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Re: [tor-talk] Is using player like VLC safe alternative to Flash?

On 5/7/2013 8:46 PM, Tom Ritter wrote:
VLC has a lot of stuff going on inside of it.  I would not be
surprised if there were proxy leaks that might be able to be forced by
someone doing something tricky.  Say you enter a url to a flash video
and the content is intercepted and replaced with an RTSP stream that
VLC somehow interprets, and due to a quirk of RTSP makes a request to
a third party domain that isn't proxied?  I have no idea if that's
possible, but I wanted to give some strange example of something VLC
supports that might have a proxy leak in some obscure component.

Likewise, when discussing security vulnerabilities... VLC doesn't have
the best track record.  (See https://www.videolan.org/security/ ).
I'm a big fan of VLC, but I put it in the same category as Pidgin when
it comes to "how far do I trust this program to not have bugs?"

I would love to see someone do an objective test of VLC as opposed to
my subjective hand-waving, but I'm not aware of one.

Fair enough.  Thanks for your perspective.  I'm just posing questions.
I am a bit surprised that the issue of playing vids in Tor or TBB or Tor developed plugin, no matter their original format (or converting them), hasn't been addressed by Tor Project. I know... they're limited on resources.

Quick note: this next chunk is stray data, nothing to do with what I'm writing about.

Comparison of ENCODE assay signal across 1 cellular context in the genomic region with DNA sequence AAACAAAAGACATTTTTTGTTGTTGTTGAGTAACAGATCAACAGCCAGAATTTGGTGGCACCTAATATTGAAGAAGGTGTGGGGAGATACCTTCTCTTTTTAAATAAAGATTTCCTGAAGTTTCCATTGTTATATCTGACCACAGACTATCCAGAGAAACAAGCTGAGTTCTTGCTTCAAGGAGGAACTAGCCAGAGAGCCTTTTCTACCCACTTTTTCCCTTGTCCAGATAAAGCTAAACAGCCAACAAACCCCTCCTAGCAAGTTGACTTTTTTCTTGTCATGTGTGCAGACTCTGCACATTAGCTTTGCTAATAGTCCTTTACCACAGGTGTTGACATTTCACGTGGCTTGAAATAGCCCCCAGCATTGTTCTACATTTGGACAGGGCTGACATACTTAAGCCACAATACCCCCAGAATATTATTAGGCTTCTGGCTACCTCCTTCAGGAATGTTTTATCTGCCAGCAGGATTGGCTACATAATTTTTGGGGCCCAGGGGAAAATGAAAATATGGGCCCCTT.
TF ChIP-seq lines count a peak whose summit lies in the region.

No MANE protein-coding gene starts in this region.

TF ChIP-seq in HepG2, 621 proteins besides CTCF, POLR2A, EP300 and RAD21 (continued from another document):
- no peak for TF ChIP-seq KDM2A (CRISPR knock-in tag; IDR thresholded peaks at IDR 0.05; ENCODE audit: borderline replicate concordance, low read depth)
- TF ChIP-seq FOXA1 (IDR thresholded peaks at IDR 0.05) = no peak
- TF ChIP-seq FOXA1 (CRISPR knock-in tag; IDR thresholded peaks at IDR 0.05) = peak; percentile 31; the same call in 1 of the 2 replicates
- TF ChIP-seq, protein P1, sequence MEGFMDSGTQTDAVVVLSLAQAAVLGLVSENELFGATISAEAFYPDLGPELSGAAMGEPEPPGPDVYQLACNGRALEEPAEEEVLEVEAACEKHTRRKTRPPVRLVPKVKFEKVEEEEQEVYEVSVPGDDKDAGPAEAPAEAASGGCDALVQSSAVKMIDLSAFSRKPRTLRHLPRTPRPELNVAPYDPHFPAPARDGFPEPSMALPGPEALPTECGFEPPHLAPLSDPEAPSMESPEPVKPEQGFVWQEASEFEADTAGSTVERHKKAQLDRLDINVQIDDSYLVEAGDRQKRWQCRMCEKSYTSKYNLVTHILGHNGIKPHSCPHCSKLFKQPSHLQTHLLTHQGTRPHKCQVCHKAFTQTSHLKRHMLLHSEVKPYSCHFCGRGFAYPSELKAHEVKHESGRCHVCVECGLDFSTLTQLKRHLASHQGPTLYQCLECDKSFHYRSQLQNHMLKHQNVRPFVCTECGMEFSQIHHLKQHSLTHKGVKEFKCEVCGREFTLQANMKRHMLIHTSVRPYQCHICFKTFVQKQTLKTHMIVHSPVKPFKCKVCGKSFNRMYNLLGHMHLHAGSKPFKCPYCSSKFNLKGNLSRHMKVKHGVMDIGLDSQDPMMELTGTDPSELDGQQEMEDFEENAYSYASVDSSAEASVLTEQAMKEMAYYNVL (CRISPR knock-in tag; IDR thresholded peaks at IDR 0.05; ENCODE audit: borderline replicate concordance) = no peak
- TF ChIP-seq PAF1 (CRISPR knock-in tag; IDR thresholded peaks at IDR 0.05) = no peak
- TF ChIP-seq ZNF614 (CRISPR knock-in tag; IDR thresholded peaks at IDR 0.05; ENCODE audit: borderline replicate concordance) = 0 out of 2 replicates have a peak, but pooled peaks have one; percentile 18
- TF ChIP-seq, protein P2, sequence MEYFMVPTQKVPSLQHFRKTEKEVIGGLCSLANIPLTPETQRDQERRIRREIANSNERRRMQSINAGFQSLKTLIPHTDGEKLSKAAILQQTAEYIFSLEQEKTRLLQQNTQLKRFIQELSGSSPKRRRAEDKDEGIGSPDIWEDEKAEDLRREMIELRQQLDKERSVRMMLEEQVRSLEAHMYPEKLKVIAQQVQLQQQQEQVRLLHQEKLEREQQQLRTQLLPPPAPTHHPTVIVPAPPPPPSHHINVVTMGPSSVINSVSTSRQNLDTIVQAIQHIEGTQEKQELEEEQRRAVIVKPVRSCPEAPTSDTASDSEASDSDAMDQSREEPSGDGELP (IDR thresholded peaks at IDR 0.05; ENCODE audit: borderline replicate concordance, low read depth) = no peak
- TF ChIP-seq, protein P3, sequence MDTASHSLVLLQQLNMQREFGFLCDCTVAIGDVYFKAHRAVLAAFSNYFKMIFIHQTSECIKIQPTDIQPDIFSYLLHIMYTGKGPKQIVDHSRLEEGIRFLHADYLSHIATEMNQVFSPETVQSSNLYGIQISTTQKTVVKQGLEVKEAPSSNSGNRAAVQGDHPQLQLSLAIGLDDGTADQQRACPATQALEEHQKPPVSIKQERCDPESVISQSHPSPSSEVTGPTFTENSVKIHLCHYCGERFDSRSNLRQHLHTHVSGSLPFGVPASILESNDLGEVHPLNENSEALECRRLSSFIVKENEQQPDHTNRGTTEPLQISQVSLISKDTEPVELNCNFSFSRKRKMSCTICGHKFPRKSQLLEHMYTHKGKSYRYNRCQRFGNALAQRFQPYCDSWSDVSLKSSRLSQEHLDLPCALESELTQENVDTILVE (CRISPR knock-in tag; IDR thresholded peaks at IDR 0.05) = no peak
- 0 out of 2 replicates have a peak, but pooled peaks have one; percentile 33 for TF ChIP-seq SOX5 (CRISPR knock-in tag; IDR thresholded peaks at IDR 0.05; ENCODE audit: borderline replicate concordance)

Here's an idea: take one of the well respected, open source, cross platform video players & MAKE IT safe to use in TBB as a plugin, or as a stand alone? They're already developed, & for the most part - already as safe as anything else. Why re invent the wheel?

Lots of people in repressed societies would like to watch some political speech vids, for example. Not that big of an issue in the U.S., unless you're watching militia group vids. Unless the entire mission of Tor Project is to provide semi anonymous access to written word & exclude video; that may well be the case & have solid reasoning behind it.

Also seems to me that there are PLENTY of talented Tor users that could & would be willing to write patches or entire sections of code for this or anything else - for free, if they were allowed to. They do it ALL THE TIME for other open source apps. Tor is a non profit, but sometimes seems to be so tightly controlled, that progress moves at a snail's pace.
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